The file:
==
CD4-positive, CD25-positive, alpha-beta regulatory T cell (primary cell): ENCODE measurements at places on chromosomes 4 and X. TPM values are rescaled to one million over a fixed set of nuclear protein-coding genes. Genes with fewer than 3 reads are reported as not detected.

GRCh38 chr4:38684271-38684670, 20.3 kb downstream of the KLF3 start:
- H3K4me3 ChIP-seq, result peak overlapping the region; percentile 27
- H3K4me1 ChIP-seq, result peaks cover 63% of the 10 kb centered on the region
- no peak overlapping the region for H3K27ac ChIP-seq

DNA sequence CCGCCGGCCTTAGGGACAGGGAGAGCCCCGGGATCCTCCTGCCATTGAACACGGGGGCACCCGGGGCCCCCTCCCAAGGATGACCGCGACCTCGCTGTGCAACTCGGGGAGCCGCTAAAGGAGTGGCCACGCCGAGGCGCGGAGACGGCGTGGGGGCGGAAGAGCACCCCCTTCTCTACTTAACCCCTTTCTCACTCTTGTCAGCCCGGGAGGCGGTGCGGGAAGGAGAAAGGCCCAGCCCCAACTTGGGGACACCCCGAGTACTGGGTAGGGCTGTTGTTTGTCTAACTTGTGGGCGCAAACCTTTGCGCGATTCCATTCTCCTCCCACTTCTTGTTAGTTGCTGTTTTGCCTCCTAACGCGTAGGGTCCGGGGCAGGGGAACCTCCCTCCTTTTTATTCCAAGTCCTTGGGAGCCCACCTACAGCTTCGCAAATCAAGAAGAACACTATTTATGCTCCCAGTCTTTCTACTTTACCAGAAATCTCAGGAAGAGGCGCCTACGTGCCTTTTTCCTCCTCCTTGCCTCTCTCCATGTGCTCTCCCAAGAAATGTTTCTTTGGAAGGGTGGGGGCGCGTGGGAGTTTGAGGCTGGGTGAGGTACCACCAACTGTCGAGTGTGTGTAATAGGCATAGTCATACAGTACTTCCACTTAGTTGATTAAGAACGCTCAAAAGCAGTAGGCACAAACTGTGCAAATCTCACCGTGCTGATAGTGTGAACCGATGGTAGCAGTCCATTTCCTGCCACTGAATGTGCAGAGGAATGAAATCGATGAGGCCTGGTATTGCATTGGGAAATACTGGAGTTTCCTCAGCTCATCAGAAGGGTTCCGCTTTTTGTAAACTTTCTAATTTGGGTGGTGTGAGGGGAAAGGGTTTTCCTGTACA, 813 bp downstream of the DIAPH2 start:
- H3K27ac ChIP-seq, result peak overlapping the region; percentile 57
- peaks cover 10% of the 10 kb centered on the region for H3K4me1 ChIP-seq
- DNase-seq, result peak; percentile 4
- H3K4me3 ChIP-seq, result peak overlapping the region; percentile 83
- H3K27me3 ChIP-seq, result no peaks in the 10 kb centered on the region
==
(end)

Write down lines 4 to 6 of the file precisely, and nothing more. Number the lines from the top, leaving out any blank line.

- H3K4me1 ChIP-seq, result peaks cover 63% of the 10 kb centered on the region
- no peak overlapping the region for H3K27ac ChIP-seq

DNA sequence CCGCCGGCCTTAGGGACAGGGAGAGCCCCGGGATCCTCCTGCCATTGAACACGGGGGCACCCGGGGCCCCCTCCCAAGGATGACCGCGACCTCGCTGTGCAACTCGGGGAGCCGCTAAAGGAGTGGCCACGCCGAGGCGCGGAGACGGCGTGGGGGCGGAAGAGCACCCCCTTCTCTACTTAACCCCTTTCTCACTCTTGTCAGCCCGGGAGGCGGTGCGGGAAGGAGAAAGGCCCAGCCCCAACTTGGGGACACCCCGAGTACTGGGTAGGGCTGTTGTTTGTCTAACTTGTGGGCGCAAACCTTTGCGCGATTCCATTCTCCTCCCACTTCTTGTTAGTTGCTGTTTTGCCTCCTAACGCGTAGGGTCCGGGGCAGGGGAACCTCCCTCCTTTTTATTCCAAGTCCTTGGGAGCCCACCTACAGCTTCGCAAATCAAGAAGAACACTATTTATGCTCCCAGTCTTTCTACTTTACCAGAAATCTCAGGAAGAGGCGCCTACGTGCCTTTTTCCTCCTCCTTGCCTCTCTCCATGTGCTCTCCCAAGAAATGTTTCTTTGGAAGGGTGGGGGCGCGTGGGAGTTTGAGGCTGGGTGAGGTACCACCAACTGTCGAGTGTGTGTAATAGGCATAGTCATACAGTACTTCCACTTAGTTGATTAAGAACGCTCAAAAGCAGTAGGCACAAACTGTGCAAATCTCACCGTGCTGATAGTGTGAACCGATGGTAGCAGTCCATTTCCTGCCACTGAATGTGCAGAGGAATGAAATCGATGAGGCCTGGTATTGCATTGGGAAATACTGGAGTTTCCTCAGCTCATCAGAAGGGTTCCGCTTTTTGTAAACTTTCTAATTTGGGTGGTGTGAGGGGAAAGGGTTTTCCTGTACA, 813 bp downstream of the DIAPH2 start: